• Smart folders and labels to efficiently link a batch of evidence to controls
  • Automated task creation that reduces the time spent on creating tasks for control owners

Related content: The Complete Guide to Continuous Compliance

Building a compliance program checklist

A compliance program is only effective when it shapes the way leaders and employees make decisions, large and small. The ultimate goal of doing all this work is to foster a culture of compliance within your organization. Here’s what a culture of compliance means:

  • Each individual understands their role in the company’s compliance program and fulfills their individual responsibilities. 
  • Software and IT systems that handle data are designed to comply with the laws and industry standards governing data privacy, security, availability, and confidentiality. In other words, compliance is baked into your products and business processes.

Here are 10 things you and your leadership team can do to ensure that your compliance program truly influences behaviors and effectively protects your business.

1. Have a governance structure for your compliance program

When you create a compliance program, the first set of questions you’ll want to answer are about governance. You want to have clear roles and responsibilities and regular and helpful communication between the key stakeholders with compliance responsibilities. Determine the following:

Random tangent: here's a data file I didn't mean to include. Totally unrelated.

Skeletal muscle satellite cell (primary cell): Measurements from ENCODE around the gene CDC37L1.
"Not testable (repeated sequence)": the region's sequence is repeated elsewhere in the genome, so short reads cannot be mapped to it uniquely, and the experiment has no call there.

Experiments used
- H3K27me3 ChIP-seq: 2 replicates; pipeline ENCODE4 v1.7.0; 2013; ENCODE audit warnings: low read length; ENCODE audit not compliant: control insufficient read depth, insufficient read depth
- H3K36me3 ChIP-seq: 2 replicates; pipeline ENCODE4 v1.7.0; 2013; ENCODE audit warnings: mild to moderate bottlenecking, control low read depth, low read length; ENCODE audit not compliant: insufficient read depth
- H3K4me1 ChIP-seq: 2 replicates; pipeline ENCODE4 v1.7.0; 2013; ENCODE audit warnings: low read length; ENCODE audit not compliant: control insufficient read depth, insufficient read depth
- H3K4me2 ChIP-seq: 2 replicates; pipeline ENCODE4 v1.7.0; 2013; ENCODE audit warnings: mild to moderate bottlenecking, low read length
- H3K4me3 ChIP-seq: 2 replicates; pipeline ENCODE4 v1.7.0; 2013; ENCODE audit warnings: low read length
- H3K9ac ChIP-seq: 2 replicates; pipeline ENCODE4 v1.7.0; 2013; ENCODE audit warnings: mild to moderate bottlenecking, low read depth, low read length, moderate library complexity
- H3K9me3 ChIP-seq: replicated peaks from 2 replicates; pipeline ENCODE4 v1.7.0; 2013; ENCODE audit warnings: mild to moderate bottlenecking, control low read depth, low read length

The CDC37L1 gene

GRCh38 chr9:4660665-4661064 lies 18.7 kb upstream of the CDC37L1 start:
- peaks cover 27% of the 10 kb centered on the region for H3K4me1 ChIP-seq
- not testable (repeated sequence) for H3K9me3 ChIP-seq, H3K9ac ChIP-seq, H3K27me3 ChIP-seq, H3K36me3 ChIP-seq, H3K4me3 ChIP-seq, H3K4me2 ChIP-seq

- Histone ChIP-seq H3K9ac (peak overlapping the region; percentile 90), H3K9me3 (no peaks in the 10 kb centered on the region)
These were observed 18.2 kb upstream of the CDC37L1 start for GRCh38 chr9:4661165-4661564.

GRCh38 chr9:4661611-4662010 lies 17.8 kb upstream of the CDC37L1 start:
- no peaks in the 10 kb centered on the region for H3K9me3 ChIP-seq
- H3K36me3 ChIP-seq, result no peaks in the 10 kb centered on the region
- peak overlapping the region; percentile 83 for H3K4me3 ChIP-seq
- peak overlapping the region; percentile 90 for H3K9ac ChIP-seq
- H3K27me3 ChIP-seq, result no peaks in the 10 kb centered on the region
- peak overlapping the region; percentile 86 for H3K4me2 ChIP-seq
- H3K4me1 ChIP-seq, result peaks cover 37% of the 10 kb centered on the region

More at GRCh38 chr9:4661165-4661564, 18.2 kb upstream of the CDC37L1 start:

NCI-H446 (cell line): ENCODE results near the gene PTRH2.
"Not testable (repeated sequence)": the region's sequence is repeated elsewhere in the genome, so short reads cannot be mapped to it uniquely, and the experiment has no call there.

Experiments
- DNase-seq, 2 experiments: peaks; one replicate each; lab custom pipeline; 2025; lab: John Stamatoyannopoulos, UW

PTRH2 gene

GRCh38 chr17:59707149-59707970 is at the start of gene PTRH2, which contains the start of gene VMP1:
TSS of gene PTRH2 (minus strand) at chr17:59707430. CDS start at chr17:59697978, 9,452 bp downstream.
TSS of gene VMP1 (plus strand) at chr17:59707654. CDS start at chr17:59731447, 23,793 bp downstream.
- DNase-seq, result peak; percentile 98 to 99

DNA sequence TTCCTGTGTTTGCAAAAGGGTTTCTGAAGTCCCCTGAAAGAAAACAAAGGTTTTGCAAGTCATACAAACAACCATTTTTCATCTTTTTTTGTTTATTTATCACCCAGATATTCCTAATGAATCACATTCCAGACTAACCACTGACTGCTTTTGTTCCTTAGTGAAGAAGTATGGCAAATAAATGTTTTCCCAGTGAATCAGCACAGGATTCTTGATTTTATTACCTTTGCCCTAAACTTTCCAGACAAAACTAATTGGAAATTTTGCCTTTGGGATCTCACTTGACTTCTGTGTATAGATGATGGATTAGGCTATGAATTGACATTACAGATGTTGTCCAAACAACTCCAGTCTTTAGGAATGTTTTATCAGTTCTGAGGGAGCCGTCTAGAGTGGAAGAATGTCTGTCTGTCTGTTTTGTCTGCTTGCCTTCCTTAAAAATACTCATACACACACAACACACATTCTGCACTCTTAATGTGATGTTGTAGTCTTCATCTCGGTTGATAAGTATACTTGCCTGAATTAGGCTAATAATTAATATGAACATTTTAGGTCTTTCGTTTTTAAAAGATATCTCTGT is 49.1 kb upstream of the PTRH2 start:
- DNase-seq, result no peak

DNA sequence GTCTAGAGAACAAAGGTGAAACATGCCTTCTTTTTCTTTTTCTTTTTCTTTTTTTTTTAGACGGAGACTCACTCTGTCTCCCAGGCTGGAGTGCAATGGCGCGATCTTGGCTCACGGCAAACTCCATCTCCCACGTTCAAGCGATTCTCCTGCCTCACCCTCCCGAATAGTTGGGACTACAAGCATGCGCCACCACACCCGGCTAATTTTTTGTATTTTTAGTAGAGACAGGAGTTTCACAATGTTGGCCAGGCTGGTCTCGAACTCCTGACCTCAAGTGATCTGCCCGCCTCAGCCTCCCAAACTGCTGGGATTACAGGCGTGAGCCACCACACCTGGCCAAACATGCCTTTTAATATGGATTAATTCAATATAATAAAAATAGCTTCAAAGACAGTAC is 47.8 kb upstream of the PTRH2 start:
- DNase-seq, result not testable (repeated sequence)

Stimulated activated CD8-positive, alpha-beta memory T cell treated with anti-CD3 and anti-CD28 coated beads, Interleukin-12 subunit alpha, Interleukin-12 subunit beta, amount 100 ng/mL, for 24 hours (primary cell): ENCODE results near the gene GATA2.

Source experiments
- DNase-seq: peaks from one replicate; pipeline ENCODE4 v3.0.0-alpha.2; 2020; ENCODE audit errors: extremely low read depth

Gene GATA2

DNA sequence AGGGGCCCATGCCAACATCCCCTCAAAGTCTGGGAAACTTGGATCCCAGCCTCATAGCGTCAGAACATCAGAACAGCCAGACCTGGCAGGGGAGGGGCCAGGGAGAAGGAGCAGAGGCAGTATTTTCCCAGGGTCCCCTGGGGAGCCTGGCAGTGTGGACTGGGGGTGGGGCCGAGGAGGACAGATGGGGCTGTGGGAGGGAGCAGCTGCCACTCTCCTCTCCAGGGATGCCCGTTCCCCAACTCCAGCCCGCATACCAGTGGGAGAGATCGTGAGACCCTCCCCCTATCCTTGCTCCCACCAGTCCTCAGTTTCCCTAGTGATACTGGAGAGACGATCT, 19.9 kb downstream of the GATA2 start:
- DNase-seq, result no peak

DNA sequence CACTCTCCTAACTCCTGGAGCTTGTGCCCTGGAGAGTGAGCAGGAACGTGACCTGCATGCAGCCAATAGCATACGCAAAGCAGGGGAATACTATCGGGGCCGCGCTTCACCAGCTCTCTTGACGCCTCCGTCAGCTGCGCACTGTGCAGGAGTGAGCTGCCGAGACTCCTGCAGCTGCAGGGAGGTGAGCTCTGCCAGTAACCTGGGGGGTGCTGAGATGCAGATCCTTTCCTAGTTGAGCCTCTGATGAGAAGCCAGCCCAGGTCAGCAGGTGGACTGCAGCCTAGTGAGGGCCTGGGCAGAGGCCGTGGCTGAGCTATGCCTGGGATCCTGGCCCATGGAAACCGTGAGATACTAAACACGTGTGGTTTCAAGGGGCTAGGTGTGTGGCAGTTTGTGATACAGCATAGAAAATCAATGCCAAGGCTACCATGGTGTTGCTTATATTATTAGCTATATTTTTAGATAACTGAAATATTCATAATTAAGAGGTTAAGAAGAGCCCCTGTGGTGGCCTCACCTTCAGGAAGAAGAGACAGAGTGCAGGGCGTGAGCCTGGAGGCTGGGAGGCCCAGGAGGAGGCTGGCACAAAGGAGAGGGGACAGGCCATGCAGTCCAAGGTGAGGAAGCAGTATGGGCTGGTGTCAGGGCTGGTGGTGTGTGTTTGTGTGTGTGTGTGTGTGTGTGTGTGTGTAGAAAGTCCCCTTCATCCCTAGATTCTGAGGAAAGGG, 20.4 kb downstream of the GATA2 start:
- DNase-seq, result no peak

• Who will be accountable for the compliance program? 
  • What are the responsibilities of senior management? 
  • Who are the specific individuals responsible for compliance day-to-day? 
  • How will information about compliance be escalated?
  • What resources will be dedicated to compliance? 

To build a culture of compliance, you need a dedicated leader for your program. Because compliance issues have a material impact on a business, the compliance officer needs to have a direct line to the CEO and a company’s board, adequate resources to do their job properly, and respect from the rest of the organization for what compliance does.

2. Conduct risk assessments periodically

Compliance programs must be customized to the needs and challenges facing each company and be comprehensive enough to deal with all of the risks the company has identified. An effective risk assessment should begin with a detailed picture of the compliance landscape your company inhabits. The two questions to answer are:

  1. Where are you doing business?
  2. What regulations cover businesses like yours? 

An effective risk assessment must also include a clear picture of how your organization operates. In other words, you need to know the “who, what, where, when, and how” of the day-to-day operations happening on the ground in your company.